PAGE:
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An overview of language arts

The following was written in response to an email I received from a mom who is discouraged. She asks what her focus in teaching language arts should be.

Your focus is stated so well, that “they need to be able to express themselves.” Let’s talk about penmanship first, since the purpose of penmanship is that they can write quickly enough that their mind is off letter formation and on the content of what they’re writing (whether it’s taking notes in a class in college or during a sermon at church, or whether they are quickly expressing themselves in an essay). I think that kids are turned off to language arts simply because they do not like handwriting. It is slow and tedious because they never learned to write quickly and effortlessly, or because their hands start to ache.

I like teaching cursive first, because it is so much faster to write with once learned, and younger children learn it effortlessly, before they’re at the age when they need to produce much writing content. My favorite cursive writing curriculum is Cursive First. It is reproducible, and I have used it for my older children several times as a 6-week review of handwriting.

If a certain child just cannot grasp cursive or simply doesn’t grow out of hating handwriting, I recommend teaching him to type as soon as possible. A free program online is I would spend several months and have my son type for 30-40 minutes per day (depending on age), so that the skill is learned very quickly. Only when his speed is at least 45 wpm would I allow him to type his school assignments. You can offer this as a motivational goal to a student who hates to write by hand.

After a child has learned basic cursive, I would use copywork and a journal. Copywork must be done neatly and recopied if it’s messy. A journal is a place to begin to learn to get one’s thoughts down on paper. I don’t “grade” journal writing for spelling or handwriting. However, I often set a minimum writing limit, such as “tell me about X in at least 7 sentences.” If a child is typing, have him or her type in a computer-based journal but continue copywork by hand.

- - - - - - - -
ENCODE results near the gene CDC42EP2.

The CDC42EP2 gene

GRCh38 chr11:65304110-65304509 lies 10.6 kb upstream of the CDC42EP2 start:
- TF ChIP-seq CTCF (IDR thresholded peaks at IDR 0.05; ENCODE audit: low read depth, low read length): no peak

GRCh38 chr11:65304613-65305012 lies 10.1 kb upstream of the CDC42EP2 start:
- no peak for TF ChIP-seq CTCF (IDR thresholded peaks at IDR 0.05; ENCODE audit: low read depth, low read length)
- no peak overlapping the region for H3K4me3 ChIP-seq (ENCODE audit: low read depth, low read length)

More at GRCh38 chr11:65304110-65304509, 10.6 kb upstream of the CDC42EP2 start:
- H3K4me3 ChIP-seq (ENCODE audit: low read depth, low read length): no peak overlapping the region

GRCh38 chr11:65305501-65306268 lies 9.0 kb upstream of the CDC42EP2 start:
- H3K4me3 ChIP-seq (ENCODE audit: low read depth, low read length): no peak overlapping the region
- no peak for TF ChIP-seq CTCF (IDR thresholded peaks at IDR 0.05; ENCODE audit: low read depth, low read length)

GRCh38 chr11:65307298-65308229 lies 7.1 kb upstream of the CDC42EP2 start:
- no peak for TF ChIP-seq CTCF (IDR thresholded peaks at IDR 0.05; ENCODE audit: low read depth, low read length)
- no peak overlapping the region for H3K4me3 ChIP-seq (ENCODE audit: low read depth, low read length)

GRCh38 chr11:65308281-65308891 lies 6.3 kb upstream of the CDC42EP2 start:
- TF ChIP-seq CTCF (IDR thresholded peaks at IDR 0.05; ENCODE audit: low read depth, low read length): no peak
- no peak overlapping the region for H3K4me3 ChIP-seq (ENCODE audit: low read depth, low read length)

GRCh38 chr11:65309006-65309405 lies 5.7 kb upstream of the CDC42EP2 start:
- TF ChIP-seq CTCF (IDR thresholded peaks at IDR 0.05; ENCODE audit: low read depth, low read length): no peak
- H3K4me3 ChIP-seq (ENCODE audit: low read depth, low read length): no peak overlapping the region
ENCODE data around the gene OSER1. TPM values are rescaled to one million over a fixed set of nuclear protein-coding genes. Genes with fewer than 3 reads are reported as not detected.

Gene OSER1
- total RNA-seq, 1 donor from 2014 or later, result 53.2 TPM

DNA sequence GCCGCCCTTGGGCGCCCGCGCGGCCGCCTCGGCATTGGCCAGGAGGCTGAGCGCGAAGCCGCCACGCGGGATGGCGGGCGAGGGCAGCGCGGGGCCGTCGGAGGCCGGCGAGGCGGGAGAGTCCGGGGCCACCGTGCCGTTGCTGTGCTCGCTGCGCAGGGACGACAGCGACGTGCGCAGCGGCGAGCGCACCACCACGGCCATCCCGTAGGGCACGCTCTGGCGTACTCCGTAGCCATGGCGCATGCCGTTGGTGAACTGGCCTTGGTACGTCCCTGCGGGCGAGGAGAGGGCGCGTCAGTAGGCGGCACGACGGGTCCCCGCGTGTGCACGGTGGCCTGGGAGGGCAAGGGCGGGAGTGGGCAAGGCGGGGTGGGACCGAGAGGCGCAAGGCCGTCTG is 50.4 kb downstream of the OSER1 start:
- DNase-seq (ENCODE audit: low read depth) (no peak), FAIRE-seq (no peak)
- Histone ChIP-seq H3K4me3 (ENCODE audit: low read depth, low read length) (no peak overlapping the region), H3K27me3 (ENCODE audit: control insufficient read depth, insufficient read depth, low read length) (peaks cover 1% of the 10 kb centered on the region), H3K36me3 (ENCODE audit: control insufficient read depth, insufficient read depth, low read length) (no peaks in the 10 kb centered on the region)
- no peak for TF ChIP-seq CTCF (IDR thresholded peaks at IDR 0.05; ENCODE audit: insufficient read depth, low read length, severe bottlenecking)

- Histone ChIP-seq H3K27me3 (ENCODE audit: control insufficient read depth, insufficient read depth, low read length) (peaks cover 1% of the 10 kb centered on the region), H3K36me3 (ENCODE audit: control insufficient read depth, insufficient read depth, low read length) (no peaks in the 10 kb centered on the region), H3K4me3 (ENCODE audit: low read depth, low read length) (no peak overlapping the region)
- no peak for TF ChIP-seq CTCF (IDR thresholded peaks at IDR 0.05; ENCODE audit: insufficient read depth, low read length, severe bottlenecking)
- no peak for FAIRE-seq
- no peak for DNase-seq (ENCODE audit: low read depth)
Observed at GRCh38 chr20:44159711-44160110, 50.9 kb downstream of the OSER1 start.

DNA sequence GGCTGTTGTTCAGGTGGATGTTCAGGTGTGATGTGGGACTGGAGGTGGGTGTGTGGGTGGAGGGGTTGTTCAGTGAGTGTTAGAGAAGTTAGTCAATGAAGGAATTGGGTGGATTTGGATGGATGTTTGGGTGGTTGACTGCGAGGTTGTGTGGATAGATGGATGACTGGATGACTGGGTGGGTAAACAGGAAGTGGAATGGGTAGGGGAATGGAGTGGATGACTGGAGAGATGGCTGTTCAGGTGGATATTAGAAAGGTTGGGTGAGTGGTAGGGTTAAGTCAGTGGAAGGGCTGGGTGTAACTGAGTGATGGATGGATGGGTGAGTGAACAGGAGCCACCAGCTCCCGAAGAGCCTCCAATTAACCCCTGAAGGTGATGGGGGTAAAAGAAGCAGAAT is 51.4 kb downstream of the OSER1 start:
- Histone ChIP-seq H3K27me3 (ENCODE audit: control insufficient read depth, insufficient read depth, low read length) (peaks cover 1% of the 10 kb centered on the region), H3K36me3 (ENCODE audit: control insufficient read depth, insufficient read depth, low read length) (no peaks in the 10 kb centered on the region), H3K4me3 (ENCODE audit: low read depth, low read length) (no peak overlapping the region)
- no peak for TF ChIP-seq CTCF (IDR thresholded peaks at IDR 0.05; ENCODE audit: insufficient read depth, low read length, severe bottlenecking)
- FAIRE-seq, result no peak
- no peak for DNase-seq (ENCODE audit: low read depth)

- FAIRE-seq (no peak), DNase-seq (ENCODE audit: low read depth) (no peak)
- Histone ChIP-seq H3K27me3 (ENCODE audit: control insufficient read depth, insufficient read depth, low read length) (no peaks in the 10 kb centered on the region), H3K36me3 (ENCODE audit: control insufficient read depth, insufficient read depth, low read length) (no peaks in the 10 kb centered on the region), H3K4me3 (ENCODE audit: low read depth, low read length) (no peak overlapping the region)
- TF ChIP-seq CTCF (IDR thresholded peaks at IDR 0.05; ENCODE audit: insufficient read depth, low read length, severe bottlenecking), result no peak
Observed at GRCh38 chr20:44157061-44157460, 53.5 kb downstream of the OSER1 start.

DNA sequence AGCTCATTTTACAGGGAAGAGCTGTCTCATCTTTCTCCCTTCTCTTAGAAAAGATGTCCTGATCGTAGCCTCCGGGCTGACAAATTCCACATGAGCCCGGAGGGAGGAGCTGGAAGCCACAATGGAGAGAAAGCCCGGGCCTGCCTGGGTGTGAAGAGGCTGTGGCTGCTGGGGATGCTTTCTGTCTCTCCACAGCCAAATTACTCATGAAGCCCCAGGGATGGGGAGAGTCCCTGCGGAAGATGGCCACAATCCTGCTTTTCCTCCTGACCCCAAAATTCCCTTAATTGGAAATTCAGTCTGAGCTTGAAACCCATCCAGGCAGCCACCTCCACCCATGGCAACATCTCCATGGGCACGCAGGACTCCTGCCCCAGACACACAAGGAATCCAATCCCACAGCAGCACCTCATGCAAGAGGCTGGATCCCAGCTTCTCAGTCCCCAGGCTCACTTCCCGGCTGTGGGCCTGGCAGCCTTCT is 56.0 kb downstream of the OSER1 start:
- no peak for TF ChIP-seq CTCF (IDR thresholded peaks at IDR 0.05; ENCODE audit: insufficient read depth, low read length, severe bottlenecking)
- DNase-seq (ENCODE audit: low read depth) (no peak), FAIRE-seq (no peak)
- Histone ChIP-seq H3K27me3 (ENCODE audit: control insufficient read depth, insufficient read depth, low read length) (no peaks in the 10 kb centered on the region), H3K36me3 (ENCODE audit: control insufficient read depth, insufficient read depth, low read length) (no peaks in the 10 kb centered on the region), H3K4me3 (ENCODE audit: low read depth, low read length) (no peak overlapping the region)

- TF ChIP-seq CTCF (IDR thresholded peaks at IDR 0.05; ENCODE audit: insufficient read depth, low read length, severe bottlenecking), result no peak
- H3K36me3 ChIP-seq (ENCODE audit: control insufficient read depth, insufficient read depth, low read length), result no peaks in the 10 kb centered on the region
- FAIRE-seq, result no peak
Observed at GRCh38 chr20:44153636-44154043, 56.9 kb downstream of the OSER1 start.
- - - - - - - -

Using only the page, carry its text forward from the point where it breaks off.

Okay, so handwriting is learned for the goal of “expressing themselves,” not as an end in itself. Why do we learn grammar? We learn it so that we can express ourselves with manners. In other words, we speak and write with correct grammar so that others won’t be distracted by our display of ignorance. A second reason for learning grammar is so that we can learn to think logically and to analyze. Diagramming is especially helpful for this. Finally, learning English grammar helps us learn foreign language structure.

To learn to express ourselves correctly, with good grammar, we must hear well-spoken grammar in the home. A Beka sells a little booklet called Oral Language Exercises that is a big help in doing this daily. I also offer a dime to any child who “catches” bad grammar elsewhere, on a sign, in a book, or spoken.

I like teaching grammar, with diagramming and logic, around the fourth grade. My favorite textbooks include Easy Grammar, A Beka’s third-grade Language book, KISS grammar, or First Language Lessons (Level 3). Any of these books makes an easy-on-mom, one-year grammar curriculum. Be sure to include diagramming of sentences. After that, I recommend Daily Grams so that the student doesn’t forget what he has learned. KISS grammar is also set up for easy, daily review. Another year of thorough review of grammar is helpful at the beginning of high school, and I recommend the English Handbook by Bob Jones University Press at this age.

Finally, the most difficult part of language arts is learning to express ourselves on paper. The goal is to be competent at this by the time a student graduates from high school. At that time, you want him to be able to write a 10-page research paper, a 10-page position paper, extemporaneous essays, and to be introduced to other forms of written communication, such as speeches, teaching lessons to young children, story telling, and poetry.